After this incident there appears to have been some coldness in the relations between Theodosius and Ambrose. It was, perhaps, partly to remove himself from the neighbourhood of the overbearing Bishop that the Emperor, in the summer of the following year, A.D. 389, made a prolonged stay in Rome. On the 13th of June he entered the city in state, accompanied by his five-year-old son, Honorius. Soon after his arrival he listened complacently in the Senate-House to the fulsome outpouring of the sycophantic rhetorician, Latinus Pacatus Drepanius, who had come from Gaul to congratulate him on his victory over Maximus. With the lack of reserve and good taste which marked this period of decadence, the orator laid on his flatteries superabundantly--launching out into an interminable eulogy of his illustrious auditor, first as a man, and then as a monarch, and not shrinking even from characterizing him as 'the visible God'. After portraying in lurid colours the desperate condition of affairs under Maximus, and sketching the course of the campaign which terminated in the usurper's death, he went on to describe the visit of the conqueror to Rome--his triumphal entry into the venerable city, his charming affability in the Forum and the Senate-House, his condescension in honouring private dwellings with his 'divine' presence, and the fearless confidence with which, unattended by imperial guards, he used to stroll on foot about the streets. The orator could hardly find words wherewith to express his own felicity in having been an eye-witness of such marvels. He pictured himself, on his return to Gaul, surrounded by a multitude of envious fellow countrymen, to whom it would be his privilege to say, 'I have seen Rome; I have seen Theodosius; I have seen the father of Honorius; I have seen the avenger of Gratian; I have seen the restorer of Valentinian.' 'Distant cities', he cried in conclusion, 'will flock to me; men of letters will take down from my lips the story of all that Theodosius has done; poets will receive from me a grand subject for their verses; historians will compose their narratives, using me as their authority. Fear not, Sir, that I shall be unequal to your fame; even if I myself have uttered concerning you nothing worthy of being studied by posterity, I shall at least supply material to others whose writings will be read.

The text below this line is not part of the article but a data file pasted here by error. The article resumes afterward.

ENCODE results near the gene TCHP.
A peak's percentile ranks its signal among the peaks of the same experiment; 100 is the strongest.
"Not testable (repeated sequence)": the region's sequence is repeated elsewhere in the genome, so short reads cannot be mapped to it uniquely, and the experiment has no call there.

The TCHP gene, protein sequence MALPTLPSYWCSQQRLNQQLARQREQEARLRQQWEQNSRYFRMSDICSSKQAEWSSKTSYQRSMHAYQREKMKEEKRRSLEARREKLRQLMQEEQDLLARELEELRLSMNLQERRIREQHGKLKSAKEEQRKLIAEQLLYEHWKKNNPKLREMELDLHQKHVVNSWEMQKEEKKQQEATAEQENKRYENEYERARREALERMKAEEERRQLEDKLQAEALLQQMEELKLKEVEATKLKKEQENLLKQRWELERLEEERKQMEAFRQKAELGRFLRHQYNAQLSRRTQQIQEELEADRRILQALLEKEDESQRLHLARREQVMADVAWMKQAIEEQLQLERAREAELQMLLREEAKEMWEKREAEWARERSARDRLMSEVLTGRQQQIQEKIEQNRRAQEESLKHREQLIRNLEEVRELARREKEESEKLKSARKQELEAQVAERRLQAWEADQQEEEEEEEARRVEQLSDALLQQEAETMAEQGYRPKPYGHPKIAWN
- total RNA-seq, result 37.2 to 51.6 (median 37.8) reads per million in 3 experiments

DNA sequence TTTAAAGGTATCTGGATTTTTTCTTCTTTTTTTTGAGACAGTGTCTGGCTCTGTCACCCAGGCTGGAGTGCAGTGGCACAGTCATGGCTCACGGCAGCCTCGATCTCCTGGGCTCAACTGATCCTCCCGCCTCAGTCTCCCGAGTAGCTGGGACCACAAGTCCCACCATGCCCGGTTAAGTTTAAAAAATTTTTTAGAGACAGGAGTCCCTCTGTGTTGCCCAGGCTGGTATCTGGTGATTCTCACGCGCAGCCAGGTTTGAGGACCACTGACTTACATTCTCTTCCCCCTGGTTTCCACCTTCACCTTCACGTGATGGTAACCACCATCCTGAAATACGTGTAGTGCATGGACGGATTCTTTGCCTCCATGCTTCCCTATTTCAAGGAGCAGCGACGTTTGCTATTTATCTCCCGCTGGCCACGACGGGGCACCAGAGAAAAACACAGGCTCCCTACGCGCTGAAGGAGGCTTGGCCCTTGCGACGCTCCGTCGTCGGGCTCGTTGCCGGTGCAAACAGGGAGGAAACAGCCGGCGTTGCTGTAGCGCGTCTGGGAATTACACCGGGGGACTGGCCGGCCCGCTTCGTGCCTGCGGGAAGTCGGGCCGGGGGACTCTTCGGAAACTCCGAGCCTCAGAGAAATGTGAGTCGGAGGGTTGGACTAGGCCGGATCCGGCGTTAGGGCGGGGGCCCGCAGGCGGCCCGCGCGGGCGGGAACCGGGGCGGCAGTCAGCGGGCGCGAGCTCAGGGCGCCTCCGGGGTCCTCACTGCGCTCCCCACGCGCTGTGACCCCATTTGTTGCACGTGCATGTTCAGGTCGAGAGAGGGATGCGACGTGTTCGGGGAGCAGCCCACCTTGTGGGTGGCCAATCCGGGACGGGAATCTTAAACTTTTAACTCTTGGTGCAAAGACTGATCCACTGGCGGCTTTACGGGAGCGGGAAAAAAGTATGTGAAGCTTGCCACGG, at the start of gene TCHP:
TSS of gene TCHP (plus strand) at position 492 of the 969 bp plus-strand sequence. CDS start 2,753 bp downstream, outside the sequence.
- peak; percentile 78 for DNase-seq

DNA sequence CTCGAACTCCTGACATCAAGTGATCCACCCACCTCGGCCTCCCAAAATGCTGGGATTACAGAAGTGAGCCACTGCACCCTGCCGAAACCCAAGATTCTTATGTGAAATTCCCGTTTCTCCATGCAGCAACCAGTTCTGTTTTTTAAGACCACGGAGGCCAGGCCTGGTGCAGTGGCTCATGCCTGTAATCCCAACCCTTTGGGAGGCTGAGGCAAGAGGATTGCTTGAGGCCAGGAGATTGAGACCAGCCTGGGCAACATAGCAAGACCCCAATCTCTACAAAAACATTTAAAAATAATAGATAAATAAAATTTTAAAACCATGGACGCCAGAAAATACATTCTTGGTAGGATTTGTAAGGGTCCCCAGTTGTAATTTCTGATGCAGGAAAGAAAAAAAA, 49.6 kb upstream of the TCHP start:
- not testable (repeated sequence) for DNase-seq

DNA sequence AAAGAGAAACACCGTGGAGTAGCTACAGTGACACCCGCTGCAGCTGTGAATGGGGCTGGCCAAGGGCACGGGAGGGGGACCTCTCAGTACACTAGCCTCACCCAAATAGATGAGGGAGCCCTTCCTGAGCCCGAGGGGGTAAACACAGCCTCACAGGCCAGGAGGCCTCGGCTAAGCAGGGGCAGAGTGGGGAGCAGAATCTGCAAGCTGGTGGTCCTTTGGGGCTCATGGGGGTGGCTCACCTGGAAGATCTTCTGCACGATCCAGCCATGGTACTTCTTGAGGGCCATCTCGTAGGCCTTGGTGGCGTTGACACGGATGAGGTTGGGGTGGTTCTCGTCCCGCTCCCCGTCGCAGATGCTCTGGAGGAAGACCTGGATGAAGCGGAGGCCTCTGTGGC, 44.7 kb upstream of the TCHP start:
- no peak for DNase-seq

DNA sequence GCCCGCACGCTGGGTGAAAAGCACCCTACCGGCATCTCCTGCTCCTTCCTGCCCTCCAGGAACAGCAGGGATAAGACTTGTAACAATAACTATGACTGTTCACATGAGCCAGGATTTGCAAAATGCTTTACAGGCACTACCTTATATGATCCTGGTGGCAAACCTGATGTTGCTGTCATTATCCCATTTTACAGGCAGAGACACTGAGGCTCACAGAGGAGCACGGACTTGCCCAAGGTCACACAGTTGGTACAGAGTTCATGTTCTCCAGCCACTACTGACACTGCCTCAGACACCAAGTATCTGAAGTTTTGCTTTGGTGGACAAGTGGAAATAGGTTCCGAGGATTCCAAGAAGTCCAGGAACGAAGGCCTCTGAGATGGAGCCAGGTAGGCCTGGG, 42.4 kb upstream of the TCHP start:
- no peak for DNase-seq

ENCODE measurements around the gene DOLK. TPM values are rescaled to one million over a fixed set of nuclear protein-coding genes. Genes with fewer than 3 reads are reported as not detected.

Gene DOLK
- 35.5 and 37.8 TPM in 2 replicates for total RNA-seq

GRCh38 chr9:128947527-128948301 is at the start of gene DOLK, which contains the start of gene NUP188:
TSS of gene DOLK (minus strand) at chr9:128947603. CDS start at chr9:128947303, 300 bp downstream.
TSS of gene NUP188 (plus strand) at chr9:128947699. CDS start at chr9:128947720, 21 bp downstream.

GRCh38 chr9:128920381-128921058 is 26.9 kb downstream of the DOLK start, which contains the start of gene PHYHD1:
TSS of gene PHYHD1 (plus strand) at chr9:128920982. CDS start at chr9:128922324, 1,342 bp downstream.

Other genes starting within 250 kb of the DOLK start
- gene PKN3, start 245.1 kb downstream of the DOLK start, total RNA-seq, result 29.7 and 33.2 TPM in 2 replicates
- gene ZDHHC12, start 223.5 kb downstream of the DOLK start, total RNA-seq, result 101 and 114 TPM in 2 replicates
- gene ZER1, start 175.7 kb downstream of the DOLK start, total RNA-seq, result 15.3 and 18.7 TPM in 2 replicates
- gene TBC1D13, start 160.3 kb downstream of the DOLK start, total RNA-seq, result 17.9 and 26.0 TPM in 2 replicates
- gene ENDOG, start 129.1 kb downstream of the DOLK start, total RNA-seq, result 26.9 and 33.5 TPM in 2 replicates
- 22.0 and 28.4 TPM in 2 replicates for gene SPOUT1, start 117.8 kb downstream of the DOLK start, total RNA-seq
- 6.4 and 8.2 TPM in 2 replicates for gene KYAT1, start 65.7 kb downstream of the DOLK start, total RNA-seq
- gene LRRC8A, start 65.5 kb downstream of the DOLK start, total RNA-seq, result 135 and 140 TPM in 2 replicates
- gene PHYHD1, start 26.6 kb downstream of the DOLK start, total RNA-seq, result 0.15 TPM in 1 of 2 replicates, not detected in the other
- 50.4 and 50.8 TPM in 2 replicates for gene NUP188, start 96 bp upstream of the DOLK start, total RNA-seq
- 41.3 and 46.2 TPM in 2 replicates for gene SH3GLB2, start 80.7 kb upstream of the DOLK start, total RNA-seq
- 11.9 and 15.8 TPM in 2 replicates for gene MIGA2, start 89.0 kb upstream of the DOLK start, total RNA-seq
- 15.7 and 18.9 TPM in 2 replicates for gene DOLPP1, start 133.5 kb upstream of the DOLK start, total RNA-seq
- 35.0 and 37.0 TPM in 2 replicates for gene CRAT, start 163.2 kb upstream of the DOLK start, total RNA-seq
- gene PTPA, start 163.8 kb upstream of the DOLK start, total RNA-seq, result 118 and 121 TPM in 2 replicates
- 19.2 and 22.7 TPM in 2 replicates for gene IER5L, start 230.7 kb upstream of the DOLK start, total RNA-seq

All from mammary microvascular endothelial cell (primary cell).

On the 1st of September the Emperor left Rome, and, after visiting various cities in Northern Italy, took up his residence again at Milan. Here he experienced another instance of Ambrose's importunity. At the end of this year, or early in A.D. 390, the Senate, encouraged by the Emperor's amiability when in Rome, sent a deputation to request--for the third time--the repeal of Gratian's anti-pagan legislation. Being informed of this, Ambrose went in person to the palace, and exhorted the Emperor to dismiss the petition. Theodosius was irritated by this unsolicited intervention. He appears to have administered a rebuff to the Bishop, who, in consequence, absented himself from the presence for several days., But the Emperor, though annoyed by Ambrose's officiousness, had no intention whatsoever of assenting to the petition, which was unacceptable both on religious grounds and by reason of the expense which it would have entailed on the Treasury. When, therefore, after an interval, Symmachus appeared in the Consistory and with insinuating eloquence ventured to urge the Senate's prayer, Theodosius not only ordered him to leave the audience-chamber but even directed that the discomfited orator should be placed forthwith in a peasant's cart and carried away beyond the hundredth milestone from the city. Yet he continued to resent Ambrose's interference on this occasion, and even issued a stern injunction to the members of the Consistory, forbidding them on pain of death to communicate to the Bishop the secret deliberations of that body. Ambrose, on his side, acquiesced in the decision to exclude him from inner knowledge of imperial affairs, and for a while ceased to appear at Court. Such was the situation when the second direct conflict between the Emperor and the Bishop occurred.
F. Homes Dudden, The Life and Times of St. Ambrose (Oxford: Clarendon Press, 1935), p. 379-81.




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